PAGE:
On Sunday nights we have been preaching through Proverbs, which can be a very, very difficult book to preach. The proverbs collected have little or no defined theme throughout most of the book. The challenge is to search for similar sayings or verses about the same themes and piece them together into a cohesive group. By doing this we really begin to see just how important certain key ideas, themes, and attitudes are to those who collected these proverbs.

One such group of proverbs that I’ve been looking into for the past week or so has to deal with the righteous and the wicked. In chapters 10 through 17 alone (less than 1/4 of the whole book) I found about 40 different verses all giving the same hope – the righteous will be blessed by God and the wicked will get their due.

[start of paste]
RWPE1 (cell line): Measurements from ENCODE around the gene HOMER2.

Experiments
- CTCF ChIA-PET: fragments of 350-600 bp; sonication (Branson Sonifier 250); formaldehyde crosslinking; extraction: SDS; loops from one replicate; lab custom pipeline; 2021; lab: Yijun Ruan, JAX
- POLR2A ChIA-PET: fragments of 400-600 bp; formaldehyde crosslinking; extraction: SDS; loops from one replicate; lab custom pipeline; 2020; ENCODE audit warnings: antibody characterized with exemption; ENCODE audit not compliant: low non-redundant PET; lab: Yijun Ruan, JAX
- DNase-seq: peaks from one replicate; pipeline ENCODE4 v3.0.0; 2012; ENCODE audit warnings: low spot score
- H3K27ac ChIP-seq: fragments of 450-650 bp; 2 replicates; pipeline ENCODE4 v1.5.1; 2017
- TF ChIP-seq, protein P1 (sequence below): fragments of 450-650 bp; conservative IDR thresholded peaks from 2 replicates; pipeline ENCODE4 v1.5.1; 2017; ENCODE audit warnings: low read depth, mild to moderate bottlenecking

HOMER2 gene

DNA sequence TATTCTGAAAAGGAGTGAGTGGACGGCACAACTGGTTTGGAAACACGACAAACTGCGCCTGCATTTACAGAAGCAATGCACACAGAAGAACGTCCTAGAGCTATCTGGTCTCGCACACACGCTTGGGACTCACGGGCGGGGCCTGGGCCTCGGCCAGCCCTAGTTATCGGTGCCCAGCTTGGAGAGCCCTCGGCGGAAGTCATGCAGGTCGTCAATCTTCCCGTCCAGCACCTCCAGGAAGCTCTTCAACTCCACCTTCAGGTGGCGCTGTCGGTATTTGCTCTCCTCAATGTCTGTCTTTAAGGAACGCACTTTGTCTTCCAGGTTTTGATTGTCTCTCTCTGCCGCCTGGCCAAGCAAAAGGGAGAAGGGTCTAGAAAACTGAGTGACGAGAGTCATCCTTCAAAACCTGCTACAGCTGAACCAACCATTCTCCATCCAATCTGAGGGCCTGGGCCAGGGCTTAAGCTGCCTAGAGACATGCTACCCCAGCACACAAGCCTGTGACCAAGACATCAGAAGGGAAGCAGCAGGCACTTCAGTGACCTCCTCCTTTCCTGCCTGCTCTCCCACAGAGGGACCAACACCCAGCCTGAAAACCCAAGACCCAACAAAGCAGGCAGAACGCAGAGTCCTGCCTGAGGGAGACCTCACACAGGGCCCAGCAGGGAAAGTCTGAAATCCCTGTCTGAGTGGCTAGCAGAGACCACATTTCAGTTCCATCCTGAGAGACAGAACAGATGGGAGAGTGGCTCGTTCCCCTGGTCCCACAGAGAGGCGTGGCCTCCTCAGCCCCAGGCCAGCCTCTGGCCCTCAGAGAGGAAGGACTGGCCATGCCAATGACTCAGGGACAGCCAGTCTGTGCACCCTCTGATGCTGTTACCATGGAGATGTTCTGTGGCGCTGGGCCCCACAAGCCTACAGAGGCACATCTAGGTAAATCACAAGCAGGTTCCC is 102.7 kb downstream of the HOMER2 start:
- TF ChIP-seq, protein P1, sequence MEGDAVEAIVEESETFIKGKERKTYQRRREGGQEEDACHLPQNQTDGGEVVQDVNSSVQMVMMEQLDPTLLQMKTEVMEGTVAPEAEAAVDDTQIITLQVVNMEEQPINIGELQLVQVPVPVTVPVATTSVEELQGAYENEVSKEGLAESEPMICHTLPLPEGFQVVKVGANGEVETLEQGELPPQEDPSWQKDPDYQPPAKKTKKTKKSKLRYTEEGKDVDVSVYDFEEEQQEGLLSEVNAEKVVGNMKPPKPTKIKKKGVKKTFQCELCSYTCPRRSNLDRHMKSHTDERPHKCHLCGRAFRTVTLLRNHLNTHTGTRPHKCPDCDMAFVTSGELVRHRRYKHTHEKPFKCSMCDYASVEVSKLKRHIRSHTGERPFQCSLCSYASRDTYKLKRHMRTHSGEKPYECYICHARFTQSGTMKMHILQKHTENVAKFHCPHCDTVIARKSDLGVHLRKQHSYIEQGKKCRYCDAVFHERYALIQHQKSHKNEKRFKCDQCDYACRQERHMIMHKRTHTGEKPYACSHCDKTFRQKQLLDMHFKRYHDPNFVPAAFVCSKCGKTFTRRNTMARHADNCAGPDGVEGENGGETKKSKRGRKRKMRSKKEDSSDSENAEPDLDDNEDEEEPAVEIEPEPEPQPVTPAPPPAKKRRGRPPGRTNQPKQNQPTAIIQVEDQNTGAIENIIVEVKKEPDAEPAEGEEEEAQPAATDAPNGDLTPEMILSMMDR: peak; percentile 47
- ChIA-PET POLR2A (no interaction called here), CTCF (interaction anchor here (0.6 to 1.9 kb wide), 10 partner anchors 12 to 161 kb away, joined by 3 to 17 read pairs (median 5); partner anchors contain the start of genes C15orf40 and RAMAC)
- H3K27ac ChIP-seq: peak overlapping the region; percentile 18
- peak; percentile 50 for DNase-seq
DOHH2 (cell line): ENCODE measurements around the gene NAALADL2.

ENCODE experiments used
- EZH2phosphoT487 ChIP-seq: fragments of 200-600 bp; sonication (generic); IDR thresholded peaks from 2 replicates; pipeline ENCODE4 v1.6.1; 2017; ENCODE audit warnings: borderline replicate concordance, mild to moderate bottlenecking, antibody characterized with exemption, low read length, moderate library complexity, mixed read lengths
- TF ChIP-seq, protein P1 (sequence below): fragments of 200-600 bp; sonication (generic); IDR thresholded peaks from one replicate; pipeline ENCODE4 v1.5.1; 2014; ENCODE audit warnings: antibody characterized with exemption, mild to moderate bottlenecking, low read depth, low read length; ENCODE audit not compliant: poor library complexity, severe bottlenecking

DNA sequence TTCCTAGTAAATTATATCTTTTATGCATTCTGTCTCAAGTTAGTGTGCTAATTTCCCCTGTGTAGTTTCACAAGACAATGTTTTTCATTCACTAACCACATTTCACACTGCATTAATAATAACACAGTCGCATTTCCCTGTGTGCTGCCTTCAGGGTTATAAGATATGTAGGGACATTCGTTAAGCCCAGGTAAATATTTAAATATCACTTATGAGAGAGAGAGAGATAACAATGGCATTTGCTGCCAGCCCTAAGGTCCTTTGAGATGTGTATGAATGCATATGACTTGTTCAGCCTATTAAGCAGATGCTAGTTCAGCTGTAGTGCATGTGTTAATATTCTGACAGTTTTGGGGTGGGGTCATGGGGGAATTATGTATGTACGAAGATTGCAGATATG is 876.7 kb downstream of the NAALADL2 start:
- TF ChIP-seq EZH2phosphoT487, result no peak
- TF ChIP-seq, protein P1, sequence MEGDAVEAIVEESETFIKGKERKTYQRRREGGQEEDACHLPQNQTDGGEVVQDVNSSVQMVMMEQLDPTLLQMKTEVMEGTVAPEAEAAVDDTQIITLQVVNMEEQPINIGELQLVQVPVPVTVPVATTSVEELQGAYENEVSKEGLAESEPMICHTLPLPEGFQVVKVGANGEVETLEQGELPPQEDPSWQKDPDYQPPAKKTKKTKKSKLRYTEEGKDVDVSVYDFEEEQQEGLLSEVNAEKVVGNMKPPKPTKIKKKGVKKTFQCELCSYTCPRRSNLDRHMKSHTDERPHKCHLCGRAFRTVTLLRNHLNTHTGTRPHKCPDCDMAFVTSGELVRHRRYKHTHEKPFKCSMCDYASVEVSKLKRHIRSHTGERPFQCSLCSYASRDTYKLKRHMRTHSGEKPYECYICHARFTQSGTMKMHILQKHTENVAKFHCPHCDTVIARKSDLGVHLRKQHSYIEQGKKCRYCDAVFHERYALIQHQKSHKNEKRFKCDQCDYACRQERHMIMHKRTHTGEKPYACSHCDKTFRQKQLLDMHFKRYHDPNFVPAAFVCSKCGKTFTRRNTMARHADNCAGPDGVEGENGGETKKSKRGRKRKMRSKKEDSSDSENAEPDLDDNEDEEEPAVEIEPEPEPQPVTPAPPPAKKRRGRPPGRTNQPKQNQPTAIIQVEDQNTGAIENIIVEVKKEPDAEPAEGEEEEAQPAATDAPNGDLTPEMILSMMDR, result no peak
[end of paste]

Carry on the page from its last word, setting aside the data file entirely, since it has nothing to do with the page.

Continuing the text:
The Lord does not let the righteous go hungry,
but he thwarts the craving of the wicked. (10:3)

The name of the righteous is used in blessings,
but the name of the wicked will rot. (10:7)

The wages of the righteous is life,
but the earnings of the wicked are sin and death. (10:16)

What the wicked dread will overtake them;
what the righteous desire will be granted. (10:24)

Trouble pursues the sinner,
but the righteous are rewarded with good things. (13:21)

The righteous eat to their hearts’ content,
but the stomach of the wicked goes hungry. (13:25)

The house of the righteous contains great treasure,
but the income of the wicked brings ruin. (15:6)